So I opened another case up with the wonderful folks at premier support and we start looking. This time around I would just getting spikes in CPU that would clear up after a hour or 6. As we checked and rechecked everything we were seeing that as few as 50ish connections to the WSUS site would spike the CPU utilization up to 80-90%. Prior to all these issue I would see an average CPU utilization on these servers of 30-40%. While there would be spikes during heavy patching periods they were also accompanied by large numbers of connections to the WSUS site. Using this as justification to finally clean out some obsolete products from the catalog,(Yes Server 2003 was still in there), I unchecked a few products and synced. After running the cleanup, reindex, and decline process; Still no improvement. After looking at the calendar and seeing the next Patch Tuesday coming quickly, I though well if it is going to be another crappy patch cycle lets try just doing security patches and kick everyone one else out of the pool. Well the Updates classification has the largest number of updates in my environment. (This may not be the case in yours.) So I unchecked the classification and synced. Wow, performance dropped back to normal. To be sure, I triggered a couple of thousand update scans. I was able to get several hundred active connections and the CPU never spiked over 60% and was averaging ~30% utilization. To double check that this was truly the cause, I added the Updates classification back and synced. The sync took about 2 hours to finish and the CPU utilization started spiking again. This time 90-100 %, quick dig in and look at the root cause.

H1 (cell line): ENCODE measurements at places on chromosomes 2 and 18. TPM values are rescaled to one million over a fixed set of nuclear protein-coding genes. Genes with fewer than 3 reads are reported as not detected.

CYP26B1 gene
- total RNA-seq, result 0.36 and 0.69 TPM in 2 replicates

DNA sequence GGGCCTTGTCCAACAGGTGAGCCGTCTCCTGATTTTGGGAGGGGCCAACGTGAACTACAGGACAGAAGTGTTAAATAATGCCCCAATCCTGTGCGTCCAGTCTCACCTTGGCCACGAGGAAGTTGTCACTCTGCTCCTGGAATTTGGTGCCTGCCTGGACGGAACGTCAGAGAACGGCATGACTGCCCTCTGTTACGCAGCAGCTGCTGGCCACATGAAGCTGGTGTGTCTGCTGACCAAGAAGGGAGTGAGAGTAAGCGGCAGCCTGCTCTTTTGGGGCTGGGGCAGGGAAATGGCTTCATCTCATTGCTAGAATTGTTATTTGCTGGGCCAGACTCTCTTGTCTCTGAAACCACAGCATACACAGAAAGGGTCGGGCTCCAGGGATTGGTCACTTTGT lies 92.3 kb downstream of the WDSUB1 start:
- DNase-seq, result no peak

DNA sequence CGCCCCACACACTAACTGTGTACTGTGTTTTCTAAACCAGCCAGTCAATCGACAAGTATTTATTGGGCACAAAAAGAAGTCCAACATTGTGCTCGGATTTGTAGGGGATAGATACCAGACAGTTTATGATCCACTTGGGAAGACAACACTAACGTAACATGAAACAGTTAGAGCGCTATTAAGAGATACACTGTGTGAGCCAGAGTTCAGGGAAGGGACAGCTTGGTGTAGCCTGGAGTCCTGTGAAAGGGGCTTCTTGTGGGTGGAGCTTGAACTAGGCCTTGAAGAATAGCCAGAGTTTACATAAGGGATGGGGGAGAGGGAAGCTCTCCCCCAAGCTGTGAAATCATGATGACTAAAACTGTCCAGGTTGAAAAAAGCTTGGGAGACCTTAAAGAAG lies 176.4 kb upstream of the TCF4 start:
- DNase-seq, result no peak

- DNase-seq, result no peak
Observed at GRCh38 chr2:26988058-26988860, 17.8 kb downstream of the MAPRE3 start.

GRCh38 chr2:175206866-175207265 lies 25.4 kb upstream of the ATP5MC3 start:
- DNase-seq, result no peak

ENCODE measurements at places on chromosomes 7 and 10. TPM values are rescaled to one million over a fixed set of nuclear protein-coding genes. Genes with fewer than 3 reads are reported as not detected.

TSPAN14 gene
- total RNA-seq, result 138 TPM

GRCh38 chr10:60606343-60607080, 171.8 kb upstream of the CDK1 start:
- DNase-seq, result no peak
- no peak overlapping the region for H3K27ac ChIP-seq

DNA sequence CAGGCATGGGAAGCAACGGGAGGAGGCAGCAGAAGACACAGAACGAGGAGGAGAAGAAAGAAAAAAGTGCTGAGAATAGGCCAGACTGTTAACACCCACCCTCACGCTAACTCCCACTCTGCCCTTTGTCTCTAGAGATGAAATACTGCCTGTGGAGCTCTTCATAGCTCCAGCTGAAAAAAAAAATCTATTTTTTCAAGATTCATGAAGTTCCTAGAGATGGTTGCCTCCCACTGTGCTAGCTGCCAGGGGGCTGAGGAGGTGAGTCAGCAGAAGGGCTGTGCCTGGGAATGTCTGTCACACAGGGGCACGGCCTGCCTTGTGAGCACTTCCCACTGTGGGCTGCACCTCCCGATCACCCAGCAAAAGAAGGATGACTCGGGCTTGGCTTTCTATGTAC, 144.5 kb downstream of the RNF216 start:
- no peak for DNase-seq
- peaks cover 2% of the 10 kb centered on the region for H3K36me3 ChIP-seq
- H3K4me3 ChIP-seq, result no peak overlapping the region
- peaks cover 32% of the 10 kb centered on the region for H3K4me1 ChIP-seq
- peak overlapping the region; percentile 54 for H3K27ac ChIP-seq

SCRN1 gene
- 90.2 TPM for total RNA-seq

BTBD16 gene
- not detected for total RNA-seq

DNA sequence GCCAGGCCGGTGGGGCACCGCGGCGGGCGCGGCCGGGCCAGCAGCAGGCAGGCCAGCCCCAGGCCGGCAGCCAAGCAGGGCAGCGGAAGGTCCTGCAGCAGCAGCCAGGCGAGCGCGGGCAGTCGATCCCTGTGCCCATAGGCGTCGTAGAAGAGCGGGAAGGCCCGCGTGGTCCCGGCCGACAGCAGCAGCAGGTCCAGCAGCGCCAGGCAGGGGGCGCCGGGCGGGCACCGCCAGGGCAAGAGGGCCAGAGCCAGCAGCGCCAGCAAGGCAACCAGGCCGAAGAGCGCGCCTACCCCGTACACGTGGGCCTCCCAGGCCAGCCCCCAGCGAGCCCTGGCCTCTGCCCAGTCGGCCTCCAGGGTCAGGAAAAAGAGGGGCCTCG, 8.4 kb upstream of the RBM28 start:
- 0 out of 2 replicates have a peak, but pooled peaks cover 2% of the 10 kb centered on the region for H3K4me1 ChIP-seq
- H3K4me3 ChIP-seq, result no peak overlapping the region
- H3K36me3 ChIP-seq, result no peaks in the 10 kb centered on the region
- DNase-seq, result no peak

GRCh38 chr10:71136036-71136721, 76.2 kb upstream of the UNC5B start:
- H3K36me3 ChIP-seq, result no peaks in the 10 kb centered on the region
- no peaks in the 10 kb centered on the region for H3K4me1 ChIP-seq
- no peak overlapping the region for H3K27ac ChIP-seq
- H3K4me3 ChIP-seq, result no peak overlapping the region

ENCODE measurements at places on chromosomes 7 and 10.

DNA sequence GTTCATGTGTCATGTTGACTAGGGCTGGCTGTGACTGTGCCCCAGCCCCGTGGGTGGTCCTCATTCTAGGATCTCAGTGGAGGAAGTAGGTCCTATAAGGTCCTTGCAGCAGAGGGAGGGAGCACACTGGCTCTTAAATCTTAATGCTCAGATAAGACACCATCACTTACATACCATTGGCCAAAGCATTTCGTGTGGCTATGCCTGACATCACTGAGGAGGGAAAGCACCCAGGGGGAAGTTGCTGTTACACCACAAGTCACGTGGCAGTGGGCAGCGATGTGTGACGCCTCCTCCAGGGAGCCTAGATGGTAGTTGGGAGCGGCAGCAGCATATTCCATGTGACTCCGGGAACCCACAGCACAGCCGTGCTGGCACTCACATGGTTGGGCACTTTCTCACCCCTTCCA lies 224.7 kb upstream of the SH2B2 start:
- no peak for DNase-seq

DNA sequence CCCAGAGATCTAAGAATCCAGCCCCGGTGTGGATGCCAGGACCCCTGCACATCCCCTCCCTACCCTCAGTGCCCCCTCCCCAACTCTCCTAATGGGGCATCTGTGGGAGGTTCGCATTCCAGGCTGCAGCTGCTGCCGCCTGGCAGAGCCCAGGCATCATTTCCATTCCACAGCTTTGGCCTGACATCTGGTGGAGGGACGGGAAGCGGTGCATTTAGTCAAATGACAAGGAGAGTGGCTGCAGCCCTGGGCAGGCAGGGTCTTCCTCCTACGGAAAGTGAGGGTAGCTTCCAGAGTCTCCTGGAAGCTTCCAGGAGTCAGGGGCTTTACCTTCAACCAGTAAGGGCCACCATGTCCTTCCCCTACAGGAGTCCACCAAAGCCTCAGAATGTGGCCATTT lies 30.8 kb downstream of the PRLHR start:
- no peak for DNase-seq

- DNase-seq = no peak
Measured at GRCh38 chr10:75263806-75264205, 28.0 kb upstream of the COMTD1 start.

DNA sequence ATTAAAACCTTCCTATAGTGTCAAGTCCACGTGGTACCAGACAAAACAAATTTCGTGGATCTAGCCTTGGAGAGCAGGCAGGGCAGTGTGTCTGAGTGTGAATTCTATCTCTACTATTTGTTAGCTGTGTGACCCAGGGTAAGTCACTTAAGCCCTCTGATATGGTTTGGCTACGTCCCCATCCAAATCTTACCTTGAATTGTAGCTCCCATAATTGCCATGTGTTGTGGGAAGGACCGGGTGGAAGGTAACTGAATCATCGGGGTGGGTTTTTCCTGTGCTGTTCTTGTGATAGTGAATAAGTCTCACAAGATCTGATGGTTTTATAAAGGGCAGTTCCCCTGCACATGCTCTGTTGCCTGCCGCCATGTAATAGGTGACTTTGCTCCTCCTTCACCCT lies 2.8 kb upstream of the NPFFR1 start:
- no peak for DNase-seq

So I start searching through the updates in WSUS and comparing to what is being deployed via Config Manager. WSUS still has lots and Server 2003 updates and I just removed them, why are they still approved? I even found some XP and 2000 Updates approved in WSUS and they have been long gone. But the updates were approved and the WSUS server was diligently querying them to see if they applied and updating the status for them as well. So based on the assumption all those old products were increasing catalog to the point that performance was suffering, I started looking for a way to clean up. *While I am going to talk about my script and hope you use it, Full credit to the Decline-SupersededUpdates.ps1 linked in The complete guide to Microsoft WSUS and Configuration Manager SUP maintenance and to Automatically Declining Itanium Updates in WSUS as the basis for how to do all this cleanup via powershell.